Renewable energy degree programs quickly gaining interest

Renewable energy degree programs are cropping up at universities across the country and interest in them is growing like a field of budding flowers. While the programs won’t be in full bloom for a few more years, they’re taking root throughout the country and are available for students and practicing engineers alike.

By Ken Schnepf, Managing Editor

Renewable energy degree programs are cropping up at universities across the country and interest in them is growing like a field of budding flowers. While the programs won’t be in full bloom for a few more years, they’re taking root throughout the country and are available for students and practicing engineers alike.

Illinois State University (ISU), Normal, Ill., is the latest to join the trend. With the pending approval of the Illinois State Board of Higher Education, it will offer a B.S. degree in renewable energy in the fall of 2008.

“Ultimately, we’d like 60 students or so in the program,” explains David Kennell, a professor at ISU and instructional assistant of the new program. “We’ve had a lot of interest.” Many who already hold a B.S. degree are seeking a second degree in renewable energy.

A steady stream of calls has been coming in from prospective employers inquiring about the program, Kennell says. It’s designed to prepare participants for work in either the technology track or an economic/public policy track of the new renewable energy field. Kennell says there will be a 20% to 35% growth in the industry bringing jobs in wind, solar energy and biofuels, with many plants in those fields expected to be built in the coming years.

“We want to prepare them for work in the new renewable energy field,” says Kennell.
ISU’s program (www.ilstu.edu/depts/ucc/proposalsoncirculation/Circ2008-2010/Circ%201-16-07.pdf) is designed for both existing engineers who are able to take courses on campus and expand their skills, and to attract new students into engineering. The university already has an integrated manufacturing sequence with courses to help produce maintenance supervisors. “We’re building on those strengths,” says Kennell. The curriculum was reviewed by the renewable energy experts and potential employers who comprise the program advisory committee to ensure that its scope and depth will result in highly trained and knowledgeable graduates. The program would get started through a four-year, nearly $1 million grant from the U.S. Department of Energy (DOE).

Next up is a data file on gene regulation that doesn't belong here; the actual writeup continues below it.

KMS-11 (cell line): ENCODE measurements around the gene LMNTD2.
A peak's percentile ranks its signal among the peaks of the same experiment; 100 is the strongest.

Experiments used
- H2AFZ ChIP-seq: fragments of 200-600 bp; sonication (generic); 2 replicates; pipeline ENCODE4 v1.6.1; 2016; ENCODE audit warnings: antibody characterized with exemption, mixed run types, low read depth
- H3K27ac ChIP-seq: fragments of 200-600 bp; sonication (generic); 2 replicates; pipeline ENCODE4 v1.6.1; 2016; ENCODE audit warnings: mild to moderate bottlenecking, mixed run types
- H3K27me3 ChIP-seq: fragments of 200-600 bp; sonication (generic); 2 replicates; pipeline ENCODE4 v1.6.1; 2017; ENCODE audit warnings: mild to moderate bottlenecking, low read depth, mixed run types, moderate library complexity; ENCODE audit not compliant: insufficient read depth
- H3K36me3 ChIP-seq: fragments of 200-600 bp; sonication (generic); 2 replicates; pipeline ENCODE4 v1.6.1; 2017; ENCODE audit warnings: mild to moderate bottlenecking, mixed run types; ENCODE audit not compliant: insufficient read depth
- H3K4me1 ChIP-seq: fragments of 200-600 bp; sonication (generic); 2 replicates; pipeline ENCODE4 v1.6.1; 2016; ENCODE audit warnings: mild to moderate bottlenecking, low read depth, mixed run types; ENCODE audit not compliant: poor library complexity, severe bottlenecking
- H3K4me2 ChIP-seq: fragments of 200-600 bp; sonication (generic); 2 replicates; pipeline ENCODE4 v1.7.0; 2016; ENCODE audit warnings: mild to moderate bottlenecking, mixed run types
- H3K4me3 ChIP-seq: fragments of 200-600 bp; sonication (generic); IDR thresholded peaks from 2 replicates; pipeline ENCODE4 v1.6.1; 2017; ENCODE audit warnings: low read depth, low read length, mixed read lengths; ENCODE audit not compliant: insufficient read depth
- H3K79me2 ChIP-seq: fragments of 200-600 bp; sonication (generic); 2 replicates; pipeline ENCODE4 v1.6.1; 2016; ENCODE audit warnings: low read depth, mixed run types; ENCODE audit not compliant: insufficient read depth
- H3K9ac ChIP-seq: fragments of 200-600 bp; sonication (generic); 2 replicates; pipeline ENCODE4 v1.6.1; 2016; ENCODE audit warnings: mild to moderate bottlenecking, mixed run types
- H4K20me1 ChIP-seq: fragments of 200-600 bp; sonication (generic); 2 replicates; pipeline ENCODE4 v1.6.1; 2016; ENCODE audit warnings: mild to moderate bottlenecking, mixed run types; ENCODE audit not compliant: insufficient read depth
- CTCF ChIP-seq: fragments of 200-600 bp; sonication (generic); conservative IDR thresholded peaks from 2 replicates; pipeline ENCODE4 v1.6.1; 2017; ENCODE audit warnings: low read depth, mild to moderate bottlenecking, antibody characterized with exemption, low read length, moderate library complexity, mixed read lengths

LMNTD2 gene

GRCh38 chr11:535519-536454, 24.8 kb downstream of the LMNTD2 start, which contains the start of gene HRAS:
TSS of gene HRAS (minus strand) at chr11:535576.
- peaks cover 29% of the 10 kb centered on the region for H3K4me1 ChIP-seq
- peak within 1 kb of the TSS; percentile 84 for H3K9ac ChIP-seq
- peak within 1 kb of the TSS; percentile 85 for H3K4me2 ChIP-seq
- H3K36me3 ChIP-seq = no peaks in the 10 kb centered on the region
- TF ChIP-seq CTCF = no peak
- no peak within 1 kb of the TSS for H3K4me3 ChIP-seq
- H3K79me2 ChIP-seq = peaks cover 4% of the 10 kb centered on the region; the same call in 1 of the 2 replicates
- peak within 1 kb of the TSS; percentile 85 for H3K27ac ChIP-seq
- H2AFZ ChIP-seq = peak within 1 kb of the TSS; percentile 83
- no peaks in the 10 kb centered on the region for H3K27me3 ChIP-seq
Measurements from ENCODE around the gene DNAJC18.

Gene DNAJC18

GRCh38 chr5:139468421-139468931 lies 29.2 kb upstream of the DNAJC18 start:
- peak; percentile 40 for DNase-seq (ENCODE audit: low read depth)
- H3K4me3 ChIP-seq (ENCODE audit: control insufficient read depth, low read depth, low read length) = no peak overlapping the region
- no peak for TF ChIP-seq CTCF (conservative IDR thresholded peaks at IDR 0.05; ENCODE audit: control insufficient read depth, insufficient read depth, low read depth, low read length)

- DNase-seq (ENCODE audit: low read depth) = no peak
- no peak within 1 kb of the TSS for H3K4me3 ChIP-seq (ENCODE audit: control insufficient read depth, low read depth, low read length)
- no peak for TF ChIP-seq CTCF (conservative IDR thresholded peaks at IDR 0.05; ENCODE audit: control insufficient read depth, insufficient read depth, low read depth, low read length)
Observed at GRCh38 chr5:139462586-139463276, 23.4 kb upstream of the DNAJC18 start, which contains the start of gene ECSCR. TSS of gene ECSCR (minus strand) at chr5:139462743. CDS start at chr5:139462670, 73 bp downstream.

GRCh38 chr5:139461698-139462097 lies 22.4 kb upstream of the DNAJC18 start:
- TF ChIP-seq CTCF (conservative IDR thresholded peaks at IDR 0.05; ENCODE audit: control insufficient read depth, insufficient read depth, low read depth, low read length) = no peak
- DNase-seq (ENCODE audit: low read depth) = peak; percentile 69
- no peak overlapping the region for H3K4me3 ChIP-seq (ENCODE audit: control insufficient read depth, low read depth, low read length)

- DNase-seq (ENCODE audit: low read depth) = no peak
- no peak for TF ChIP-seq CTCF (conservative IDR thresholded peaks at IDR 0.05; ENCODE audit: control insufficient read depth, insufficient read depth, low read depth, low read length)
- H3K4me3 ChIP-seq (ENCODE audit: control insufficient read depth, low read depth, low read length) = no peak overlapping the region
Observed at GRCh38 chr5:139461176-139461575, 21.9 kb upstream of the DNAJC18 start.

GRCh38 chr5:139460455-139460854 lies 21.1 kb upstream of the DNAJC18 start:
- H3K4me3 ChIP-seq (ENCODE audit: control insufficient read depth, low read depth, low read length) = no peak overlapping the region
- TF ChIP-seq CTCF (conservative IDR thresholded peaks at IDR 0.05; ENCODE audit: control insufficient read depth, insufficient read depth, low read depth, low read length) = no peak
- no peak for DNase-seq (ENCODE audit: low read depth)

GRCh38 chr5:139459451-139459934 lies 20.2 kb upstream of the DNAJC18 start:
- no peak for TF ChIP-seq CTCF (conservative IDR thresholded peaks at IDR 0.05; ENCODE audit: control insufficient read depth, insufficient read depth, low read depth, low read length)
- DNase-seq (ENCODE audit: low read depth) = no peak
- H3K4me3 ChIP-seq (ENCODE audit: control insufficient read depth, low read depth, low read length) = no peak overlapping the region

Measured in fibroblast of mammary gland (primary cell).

The Oregon Institute of Technology (OIT), Klamath Falls, Ore., became the first in the U.S. to offer a bachelor’s degree in renewable energy in 2004, with the first graduating class due in 2008. There are currently 25 students enrolled in the program (www.oit.edu/Default.aspx?DN=32347,32301,4503,1,Documents) with as many as 50 expected for the fall term, says Robert Bass, Ph.D., assistant professor and program director, renewable energy systems program at OIT. Freshman coursework is typically done at one of the local community colleges in Portland.

“We saw a demand for this kind of engineering education from both prospective students and from industry,” says Bass. “No other university was preparing graduates for the renewable energy fields at the time, so there was a clear market opportunity.” Many of the students currently in the program have either full- or part-time jobs. Students who have full-time jobs typically are enrolled part-time in the program. It’s possible to earn the degree as either a part-time or full-time student. The average age of students in the program is around 29, but  ages range from the low mid-20s to the mid-50s.

As of the 2004-2005 academic year,  Stanford University, Palo Alto, Calif., began offering degree options in its new Atmosphere/Energy program (http://cee.stanford.edu/prospective/ug/majorAtmosEnergy.html). In 2006, the New College of California, San Francisco, established an accredited masters of business administration degree in sustainable enterprise (www.newcollege.edu/news/january_14_06.cfm), dubbed the “Green MBA.” Its curriculum comprises basic business fundamentals that provide essential general business skills, courses that focus on sustainability and entrepreneurship, and a core leadership series. The DOE offers a list of higher education programs, courses, and degrees in energy, as well as energy-related programs at universities and colleges, at www1.eere.energy.gov/education/higher_education_programs.html.

This growing trend isn’t limited to the United States. The University of Exeter, U.K., will offer a renewable energy degree accredited by the Energy Institute starting in 2008. The University of Jyvaskyla, Finland, offers a master’s degree in renewable energy, which provides an education in renewable and distributed energy production to promote the utilization of sustainable energy sources.

These programs are directed not only toward expertise in renewable energy, but renewing interest in engineering as well.

E-mail Managing Editor Ken Schnepf at kschnepf@putman.net.

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